this for me, i have found can be achieved in 2 main ways.
    1. the world. if the world is "real" enough because of art, story, other players, or mechanics, then it is easier for me to become "lost" in it.

    2. gameplay. when i play the game, does it "feel" like i'm "playing a game," or does it feel like i am supplanting my conscious thought straight into a game.

    as far as the above points go for longevity ina game, it is often the situation for me that a world will eventually lose it's immersion because i eventually cease to engage with it. or it becomes "boring," as a poor word to describe it. Often it's just me as a player ceasing to recognize the same building i walked by 200 times prior or some such example. this leads me to not "experience" the game in that immersive way, but in the same way you drive your car to the grocery store down the street. gameplay has a similar effect, in that there is a point between "learning" and "monotony" that is the sweet spot.

    i don't know of any particular way to solve both problems, but i can tell you that the games that i end up playing the longest have "modular" components to their gameplay that can be swapped around and interact with each other in different ways, while keeping the core of the game intact. a good example is the civilization games, you can play the same game over and over, but you can have drastically different experiences because of race, map, timeline, and difficulty choices. the Sim City games are also a good example but unfortunately in the same "strategy/sim" genre.

    i find it hard to think that an rpg style game could incorporate this modular component for a prospective "indefinite" gameplay experience. rpg's are driven by a character naturally, and as the game is driven by the un-broken experience of the in-game character, it would be difficult to build in a "module" type of system into it. although, the longest game i ever played was morrowind, and that was because fo the player created "mods" out there.

    there's a couple interesting videos out there by Will Wright, where he blathers on about how gameplay can be driven by player creation. his experiment in philosophy there in spore is a failure, but he still has a solid proven theory on the subject. i suggest they be looked up, as there is a good example of "fun" that can last in a game indefinitely.
  2. yurch's Avatar
    Minecraft, Half Life episodes, episodic gaming as a whole, DLC, updates, remakes, reboots, and oh my gosh! They are all trying to achieve the same goal! They want to extend the life of their games (and/or make some cash)!
    It's the cash.

    A big name game has big name brand recognition. For this reason you can look forward to Mario and Zelda games for the next eighty years. DLC's and expansions use existing game engines and assets and are therefore much cheaper to produce.

    Games coming with newer intellectual properties get relatively cold receptions from the public at large unless they're hyped up with expensive advertising.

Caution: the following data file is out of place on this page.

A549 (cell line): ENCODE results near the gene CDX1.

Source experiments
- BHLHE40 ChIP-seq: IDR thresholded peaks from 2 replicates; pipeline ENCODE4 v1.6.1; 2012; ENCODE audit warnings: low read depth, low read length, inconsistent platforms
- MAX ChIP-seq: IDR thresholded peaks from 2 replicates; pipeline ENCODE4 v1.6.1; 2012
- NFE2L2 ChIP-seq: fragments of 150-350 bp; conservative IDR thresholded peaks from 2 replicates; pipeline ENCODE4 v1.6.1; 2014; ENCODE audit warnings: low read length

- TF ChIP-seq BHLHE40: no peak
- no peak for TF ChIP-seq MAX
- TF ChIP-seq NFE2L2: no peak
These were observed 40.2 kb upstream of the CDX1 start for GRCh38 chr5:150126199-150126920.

Furthermore, any comparisons you may draw between episodic or Minecrafty games and an MMO aren't entirely fair:

    I hate monthly fees, because it essentially means that I can invest time, effort, emotion, and money, finding friends, allies, rivals, and enemies to interact with on a regular basis, and all that will disappear if I chose not to keep paying this subscription. I like the idea of MMOs, I do. But I would prefer to pay up to $150 for the right to play forever then keep handing $15 over every month.
    Most people are going to balk at paying 150$+ dollars for a game they don't know if they like. It just doesn't make sense financially for a company to do this.

    Massively Multiplayer games have an elusive component in their success: they need a massive number of players. Not sales, but active players playing at any given time. World of Warcraft is popular because it is popular. Nobody wants to play an online social game that their friends aren't playing. Hitting and maintaining that critical mass of players is what makes or breaks an MMO, and the expenditure to reach that point is incredible.

    Many years of development time, top notch QA, supercomputer level servers, and technical support teams are all needed to keep that beast going. The game itself has to be designed around attracting as many players as possible and keeping them online constantly; lowest common denominator levels of accessibility, small daily events, long grinding.

    The astronomical level of investment required easily overtakes movie budgets, and as things get more competitive, shareholders are increasingly afraid to take any risks. MMO's are probably the last place to expect any drastic format innovation at the moment.
  3. Aginor's Avatar
    I remember hearing that Notch would implement enemy towns consisting of things like goblins(?), and the like. Hope he continues on this.